Another important bit of this, past the shopping cart, is that NetSuite provides the entire infrastructure to actually run the ecommerce company. There are two pieces to conducting an ecommerce site. One is getting customers to your site and giving them a fantastic shopping experience, but the second is how do you meet contrary to the guarantee of your website, how can you be certain your inventory levels are accurate, your pricing is accurate, and that you respond to those customers in a timely fashion. That’s all of the other things NetSuite provides, the accounting infrastructure, the warehousing infrastructure and it’s all seamlessly tied into a website so you could effectively deliver an Amazon.com-like expertise in addition to having a completely customizable site.

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PeC: Inform us about the origins of NetSuite. I believe it was one conversation that began both NetSuite and Salesforce.com. Would you tell us about that?

Nelson: That is interesting. Our founder, Evan Goldberg, was an entrepreneur, like the majority of your readers, and he came from Oracle. He created a company, but that company finally went out of business, as many start-ups do. As he was talking at the chance to Larry Ellison, the founder of Oracle, he talked about what he wanted to do next and he started to complain about how hard it was to run a business using one accounting system here, a shopping cart on another system, your selling system still another system, trying to tie all that information together to get a coherent image of your organization and to run the business economically and Larry said,”Well, I have a notion. Why don’t you build the system that solves that problem?” And that was really the arrival of NetSuite. The idea was to make an application that you could run your whole business on. Also involved in these talks was that the founder of Salesforce.com, Marc Benioff, who opted to go off and assemble just a bit of this thought, the Salesforce automation slit, Both of those conversations actually appeared forth with Larry and Evan and Marc way back in 1998 which means you get to where we are now and both firms have implemented on their fantasies I think very well.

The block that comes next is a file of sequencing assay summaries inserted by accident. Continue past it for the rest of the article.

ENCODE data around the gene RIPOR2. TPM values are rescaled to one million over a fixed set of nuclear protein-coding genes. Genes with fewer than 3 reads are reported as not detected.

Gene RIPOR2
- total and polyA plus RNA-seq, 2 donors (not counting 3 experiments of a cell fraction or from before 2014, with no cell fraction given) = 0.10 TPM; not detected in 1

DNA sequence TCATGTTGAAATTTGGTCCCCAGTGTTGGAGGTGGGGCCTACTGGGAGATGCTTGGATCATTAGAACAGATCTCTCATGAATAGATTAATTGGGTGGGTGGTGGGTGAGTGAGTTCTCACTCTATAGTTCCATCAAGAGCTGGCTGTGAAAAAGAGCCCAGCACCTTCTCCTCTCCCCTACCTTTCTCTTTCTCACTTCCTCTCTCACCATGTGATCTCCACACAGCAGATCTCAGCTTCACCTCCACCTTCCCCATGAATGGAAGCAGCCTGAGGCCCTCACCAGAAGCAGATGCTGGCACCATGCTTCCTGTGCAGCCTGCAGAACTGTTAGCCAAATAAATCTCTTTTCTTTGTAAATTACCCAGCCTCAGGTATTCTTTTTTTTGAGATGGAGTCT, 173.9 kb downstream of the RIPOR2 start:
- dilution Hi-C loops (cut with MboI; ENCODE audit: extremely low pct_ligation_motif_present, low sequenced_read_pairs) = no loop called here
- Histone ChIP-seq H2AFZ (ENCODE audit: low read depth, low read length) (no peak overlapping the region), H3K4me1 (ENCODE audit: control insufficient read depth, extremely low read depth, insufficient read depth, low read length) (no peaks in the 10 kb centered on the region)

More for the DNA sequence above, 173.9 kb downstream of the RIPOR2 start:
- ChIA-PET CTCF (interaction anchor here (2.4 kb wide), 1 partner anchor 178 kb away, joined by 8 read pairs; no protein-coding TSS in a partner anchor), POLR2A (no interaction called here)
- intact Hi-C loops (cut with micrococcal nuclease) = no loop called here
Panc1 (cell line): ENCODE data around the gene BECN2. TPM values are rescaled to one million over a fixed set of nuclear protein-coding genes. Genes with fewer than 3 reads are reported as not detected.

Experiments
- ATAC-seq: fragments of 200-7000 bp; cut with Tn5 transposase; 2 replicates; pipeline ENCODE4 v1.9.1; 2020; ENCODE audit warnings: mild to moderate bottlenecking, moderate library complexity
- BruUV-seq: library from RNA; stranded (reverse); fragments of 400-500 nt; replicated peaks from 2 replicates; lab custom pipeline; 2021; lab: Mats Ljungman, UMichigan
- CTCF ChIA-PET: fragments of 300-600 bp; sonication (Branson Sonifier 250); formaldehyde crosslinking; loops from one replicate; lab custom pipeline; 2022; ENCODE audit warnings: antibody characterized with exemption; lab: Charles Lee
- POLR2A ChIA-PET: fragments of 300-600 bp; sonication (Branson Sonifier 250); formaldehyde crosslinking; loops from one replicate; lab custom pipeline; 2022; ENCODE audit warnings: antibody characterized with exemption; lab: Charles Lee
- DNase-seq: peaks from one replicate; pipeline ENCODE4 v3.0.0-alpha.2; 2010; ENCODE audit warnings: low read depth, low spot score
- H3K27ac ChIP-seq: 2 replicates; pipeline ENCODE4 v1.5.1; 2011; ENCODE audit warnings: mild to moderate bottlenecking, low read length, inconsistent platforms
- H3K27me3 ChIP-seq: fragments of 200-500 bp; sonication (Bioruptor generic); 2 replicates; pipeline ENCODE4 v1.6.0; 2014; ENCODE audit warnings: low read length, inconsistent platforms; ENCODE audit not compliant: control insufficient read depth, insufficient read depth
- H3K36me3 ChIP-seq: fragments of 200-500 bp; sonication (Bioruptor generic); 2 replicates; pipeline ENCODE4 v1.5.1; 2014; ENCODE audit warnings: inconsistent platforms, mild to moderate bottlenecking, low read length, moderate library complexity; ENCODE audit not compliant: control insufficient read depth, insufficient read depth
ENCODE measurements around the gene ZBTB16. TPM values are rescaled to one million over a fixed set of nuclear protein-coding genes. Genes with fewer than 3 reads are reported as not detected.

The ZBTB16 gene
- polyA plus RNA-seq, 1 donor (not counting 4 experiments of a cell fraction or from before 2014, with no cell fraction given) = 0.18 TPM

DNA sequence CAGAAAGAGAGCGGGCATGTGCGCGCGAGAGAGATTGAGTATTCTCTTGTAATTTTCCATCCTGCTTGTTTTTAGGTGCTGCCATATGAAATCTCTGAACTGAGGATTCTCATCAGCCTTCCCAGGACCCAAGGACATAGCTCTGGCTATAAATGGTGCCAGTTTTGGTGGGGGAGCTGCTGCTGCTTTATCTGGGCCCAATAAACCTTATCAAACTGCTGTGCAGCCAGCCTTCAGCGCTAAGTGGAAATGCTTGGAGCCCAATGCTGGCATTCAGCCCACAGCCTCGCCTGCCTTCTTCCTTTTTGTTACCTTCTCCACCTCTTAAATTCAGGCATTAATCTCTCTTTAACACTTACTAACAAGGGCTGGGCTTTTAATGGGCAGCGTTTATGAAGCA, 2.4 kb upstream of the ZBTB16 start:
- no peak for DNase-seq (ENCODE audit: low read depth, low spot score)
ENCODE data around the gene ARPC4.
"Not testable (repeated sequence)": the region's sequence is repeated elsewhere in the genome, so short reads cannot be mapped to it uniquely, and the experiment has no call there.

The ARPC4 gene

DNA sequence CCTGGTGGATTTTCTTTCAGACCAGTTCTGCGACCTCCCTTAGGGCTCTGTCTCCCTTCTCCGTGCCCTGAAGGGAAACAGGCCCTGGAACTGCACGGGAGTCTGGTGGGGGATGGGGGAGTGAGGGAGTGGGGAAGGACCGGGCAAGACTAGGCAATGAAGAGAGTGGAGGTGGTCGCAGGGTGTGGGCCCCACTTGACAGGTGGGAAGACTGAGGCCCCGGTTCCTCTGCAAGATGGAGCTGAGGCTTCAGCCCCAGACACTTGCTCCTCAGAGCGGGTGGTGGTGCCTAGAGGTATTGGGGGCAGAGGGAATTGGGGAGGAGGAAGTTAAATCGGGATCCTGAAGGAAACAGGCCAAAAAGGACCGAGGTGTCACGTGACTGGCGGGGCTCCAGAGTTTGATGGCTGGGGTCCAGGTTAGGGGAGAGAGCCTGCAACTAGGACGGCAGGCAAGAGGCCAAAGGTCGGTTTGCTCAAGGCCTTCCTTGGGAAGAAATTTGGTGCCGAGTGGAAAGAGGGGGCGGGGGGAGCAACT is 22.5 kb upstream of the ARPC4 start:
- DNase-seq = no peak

PeC: what will ecommerce look like five years from now?